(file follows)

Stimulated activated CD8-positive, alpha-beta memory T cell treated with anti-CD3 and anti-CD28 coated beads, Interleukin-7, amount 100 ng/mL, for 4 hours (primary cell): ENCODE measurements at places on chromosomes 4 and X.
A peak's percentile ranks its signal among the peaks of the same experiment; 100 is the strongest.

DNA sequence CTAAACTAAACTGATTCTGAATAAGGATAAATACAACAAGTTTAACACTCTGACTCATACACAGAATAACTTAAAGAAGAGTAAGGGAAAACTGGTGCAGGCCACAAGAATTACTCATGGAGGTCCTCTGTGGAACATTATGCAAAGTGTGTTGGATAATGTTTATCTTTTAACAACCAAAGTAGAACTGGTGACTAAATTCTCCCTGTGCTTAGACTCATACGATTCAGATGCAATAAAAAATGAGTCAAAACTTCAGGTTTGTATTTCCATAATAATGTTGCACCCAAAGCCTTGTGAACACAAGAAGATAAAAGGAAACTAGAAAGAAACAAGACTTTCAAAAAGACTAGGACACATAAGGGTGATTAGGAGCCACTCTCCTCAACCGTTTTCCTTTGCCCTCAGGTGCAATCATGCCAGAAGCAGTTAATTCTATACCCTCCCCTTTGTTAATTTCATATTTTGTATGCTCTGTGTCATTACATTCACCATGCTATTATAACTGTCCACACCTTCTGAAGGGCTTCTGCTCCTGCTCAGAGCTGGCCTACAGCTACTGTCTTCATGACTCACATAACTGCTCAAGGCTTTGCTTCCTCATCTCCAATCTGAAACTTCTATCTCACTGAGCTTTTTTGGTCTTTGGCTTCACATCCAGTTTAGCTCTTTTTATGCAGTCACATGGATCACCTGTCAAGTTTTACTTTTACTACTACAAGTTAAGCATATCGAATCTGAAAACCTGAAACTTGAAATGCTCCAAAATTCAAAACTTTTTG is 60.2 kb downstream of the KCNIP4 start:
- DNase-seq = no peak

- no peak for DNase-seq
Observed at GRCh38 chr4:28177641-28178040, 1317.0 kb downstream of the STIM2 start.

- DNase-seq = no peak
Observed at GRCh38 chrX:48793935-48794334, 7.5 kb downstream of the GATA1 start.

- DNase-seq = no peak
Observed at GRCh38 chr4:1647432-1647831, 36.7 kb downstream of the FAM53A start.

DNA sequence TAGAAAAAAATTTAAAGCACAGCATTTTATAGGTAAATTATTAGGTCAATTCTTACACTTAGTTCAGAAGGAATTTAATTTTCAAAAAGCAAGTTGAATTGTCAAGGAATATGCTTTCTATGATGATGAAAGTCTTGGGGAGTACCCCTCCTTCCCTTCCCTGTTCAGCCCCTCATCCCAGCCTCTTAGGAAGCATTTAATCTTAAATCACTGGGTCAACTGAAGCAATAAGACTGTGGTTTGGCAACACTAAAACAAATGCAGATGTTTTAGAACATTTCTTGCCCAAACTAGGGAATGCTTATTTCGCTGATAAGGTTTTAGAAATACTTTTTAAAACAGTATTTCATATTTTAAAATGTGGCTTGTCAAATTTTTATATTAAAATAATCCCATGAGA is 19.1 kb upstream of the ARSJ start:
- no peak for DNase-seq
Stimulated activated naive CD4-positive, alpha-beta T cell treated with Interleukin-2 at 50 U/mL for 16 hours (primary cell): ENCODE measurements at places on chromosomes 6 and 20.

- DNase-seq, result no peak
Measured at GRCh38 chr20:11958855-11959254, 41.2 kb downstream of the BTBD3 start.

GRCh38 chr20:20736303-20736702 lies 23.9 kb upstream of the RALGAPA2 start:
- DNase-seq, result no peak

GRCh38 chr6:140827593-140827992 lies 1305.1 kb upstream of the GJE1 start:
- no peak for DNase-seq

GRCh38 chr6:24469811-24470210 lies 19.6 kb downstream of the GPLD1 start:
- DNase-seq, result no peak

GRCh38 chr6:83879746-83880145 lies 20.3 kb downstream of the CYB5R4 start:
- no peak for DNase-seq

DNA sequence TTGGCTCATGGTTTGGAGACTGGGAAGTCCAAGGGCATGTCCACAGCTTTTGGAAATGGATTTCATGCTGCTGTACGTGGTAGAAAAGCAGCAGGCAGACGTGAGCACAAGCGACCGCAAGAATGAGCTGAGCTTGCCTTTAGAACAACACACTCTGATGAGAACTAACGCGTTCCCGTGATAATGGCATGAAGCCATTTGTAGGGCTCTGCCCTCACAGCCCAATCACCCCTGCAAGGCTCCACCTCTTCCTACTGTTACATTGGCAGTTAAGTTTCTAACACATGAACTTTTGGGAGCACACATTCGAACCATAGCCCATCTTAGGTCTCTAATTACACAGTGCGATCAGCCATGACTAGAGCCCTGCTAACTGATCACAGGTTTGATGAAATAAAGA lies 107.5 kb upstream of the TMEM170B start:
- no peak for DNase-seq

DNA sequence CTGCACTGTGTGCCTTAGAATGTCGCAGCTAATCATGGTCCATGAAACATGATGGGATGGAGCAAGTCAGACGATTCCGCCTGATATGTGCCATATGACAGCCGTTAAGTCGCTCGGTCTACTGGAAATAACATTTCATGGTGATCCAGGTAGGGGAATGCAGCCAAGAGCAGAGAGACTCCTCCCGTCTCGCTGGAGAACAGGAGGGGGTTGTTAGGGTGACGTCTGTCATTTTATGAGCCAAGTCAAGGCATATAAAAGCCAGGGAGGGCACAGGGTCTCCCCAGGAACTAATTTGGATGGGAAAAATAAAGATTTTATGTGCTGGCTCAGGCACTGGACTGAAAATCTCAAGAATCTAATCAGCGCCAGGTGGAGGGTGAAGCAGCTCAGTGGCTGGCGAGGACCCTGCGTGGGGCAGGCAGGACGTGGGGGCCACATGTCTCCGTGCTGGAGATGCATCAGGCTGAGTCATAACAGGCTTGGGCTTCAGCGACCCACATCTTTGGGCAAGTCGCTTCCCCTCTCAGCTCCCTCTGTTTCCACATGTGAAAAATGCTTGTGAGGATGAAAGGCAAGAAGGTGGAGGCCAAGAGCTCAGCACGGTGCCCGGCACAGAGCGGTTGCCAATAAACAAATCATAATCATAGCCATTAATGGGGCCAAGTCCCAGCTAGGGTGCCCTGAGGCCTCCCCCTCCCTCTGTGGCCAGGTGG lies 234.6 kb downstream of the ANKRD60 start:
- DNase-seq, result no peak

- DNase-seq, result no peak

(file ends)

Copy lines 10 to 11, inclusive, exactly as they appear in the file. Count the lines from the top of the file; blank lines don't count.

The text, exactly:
Observed at GRCh38 chr4:1647432-1647831, 36.7 kb downstream of the FAM53A start.

DNA sequence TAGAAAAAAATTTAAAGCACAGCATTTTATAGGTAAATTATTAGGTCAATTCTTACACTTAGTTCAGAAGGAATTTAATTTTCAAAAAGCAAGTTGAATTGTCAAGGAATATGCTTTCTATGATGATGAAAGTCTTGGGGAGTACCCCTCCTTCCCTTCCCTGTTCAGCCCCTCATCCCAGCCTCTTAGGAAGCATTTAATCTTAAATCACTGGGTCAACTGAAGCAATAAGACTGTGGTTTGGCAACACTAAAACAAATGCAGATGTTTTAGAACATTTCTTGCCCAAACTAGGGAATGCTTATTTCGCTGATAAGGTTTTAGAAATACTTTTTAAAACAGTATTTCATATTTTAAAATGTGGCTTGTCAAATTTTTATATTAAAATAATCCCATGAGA is 19.1 kb upstream of the ARSJ start: